This spring, Professor of Education Charles Temple participated in a discussion on the “Future of Education in Tanzania,” which was sponsored by the Friends of Tanzania (FOT) and the Tanzania Association of D.C., Maryland and Virginia. Temple was invited by the event’s moderator and member of the organizing committee, Karumuna Kaijage ’02, an independent international development consultant who serves on the board of FOT.
The forum was proposed in response to the very poor 2013 National Examination results by Tanzania’s secondary students. Kaijage notes the event received some press coverage back in his native Tanzania as it was the first of its kind (focused on education) in the United States involving both diaspora Tanzanians and Americans that are interested in Tanzania.
“I recommended Professor Temple to the FOT Board because of his long and outstanding experience in education research and travels in Tanzania,” says Kaijage, adding he also has a personal connection to Temple. While a senior at Hobart and William Smith, Kaijage served as his interpreter for Temple’s research documents on Tanzania.
The program took place at Howard University in Washington, D.C. All speakers had extensive experience in Tanzania and spoke to the challenges and success of educating Tanzania students. The event was opened by the Honorable Ambassador of Tanzania, Madame Liberata Mulamula, who provided a perspective on the gains made in the past 50 years since Mwalimu Nyerere, the country’s first President, highlighted education as one of the three goals of development for Tanzania. Among the challenges noted by the Ambassador were providing the resources to meet the demands of universal education, including resources for students, a shortage of qualified teachers, and better training and incentives for teachers.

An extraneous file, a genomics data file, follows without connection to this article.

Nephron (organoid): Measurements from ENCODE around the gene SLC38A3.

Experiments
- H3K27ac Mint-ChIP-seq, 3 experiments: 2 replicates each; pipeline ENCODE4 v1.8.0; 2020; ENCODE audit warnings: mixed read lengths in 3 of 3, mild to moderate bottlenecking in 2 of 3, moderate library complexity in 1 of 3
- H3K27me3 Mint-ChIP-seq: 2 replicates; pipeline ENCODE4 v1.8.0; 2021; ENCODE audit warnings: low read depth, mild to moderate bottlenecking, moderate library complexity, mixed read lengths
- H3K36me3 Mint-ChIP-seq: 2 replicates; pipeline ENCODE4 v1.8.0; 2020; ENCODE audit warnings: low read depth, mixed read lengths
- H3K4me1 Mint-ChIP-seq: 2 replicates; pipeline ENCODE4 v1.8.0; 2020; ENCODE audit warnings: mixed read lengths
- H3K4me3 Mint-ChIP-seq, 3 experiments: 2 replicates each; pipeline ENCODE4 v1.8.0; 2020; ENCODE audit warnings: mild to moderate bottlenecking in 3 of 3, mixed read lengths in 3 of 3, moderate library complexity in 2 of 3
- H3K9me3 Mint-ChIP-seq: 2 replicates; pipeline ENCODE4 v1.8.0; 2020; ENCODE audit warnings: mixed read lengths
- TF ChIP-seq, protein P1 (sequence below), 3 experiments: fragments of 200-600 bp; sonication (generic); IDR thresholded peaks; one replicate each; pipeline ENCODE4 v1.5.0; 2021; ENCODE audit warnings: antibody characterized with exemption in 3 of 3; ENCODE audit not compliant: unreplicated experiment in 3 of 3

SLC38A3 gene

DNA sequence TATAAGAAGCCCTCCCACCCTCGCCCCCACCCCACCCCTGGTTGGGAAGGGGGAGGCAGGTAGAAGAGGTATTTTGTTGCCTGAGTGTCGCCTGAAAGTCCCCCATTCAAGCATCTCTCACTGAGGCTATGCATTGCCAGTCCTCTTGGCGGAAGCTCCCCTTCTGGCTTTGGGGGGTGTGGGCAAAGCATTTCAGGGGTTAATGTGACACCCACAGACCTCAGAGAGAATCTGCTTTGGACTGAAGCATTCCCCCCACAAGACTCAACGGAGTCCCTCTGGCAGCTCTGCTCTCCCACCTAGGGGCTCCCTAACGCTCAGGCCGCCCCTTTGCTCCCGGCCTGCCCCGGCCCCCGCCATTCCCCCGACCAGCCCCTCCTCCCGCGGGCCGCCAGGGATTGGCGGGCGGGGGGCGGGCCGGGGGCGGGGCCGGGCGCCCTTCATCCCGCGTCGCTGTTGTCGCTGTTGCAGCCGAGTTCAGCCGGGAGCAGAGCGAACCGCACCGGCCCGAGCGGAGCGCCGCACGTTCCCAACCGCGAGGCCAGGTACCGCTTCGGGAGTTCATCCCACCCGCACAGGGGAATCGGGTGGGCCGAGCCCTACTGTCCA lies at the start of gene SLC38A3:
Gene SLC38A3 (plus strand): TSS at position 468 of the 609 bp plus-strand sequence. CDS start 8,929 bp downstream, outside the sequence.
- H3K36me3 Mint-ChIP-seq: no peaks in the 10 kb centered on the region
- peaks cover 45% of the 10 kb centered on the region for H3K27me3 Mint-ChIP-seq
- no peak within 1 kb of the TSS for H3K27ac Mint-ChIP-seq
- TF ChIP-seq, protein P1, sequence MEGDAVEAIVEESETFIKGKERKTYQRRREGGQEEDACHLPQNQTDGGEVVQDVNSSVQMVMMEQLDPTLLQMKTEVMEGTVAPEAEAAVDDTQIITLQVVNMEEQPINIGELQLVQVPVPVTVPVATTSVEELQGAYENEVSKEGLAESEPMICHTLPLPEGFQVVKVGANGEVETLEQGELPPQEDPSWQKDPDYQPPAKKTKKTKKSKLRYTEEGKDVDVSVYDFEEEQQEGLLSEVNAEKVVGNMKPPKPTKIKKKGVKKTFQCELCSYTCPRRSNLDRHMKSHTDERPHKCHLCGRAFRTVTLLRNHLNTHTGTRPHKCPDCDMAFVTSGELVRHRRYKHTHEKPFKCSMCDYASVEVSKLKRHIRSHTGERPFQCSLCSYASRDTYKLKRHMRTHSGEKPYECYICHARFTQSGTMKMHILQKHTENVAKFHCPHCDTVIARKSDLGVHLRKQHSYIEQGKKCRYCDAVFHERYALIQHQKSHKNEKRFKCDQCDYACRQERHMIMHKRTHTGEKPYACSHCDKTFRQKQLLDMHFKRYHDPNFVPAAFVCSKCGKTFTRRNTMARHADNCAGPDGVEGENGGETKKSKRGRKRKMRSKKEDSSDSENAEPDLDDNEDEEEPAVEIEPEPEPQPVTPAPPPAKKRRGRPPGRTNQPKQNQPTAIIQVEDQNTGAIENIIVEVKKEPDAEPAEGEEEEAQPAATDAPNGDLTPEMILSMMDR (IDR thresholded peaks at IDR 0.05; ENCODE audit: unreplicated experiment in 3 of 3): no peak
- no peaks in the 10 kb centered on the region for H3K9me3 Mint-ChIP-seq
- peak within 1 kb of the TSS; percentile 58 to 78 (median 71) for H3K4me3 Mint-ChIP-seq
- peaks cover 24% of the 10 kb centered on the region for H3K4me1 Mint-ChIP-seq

Temple highlighted the work of the Children’s Book Project in the Kongwa Region. The project aims to develop and promote children’s literacy and a culture of reading and writing by making quality reading materials available and training educators, among other initiatives. As part of this effort, Temple has held workshops in Tanzania for teachers, teacher trainers, and district education inspectors, which enabled them to in turn deliver 100 hours of literacy and language teaching workshops to all primary grade teachers in their district.
“The Board and all the attendees of the event absolutely loved him,” says Kaijage. “His presentation was the highlight of the forum.”
Kaijage is currently serving a two-year term on the Board of FOT that began in January. He earned a B.A. in economics from Hobart College and went on to earn a M.S. in public policy and management from Carnegie Mellon University. He has served as a volunteer with several charity organizations, and once held a position of Secretary General of WAMATA-YOUTH, an organization committed to fight against HIV/AIDS in his native country of Tanzania.
Temple is the co-founder and director of the Reading and Writing for Critical Thinking Project in association with the International Reading Association. Currently, he also volunteers for CODE, a Canadian literacy organization, helping produce indigenous children’s literature in Liberia, Tanzania and Sierra Leone. He received his B.A. in English from the University of North Carolina, and his M.Ed. in curriculum studies and his Ph.D. in reading education from the University of Virginia. He also taught at the University of Houston-Victoria.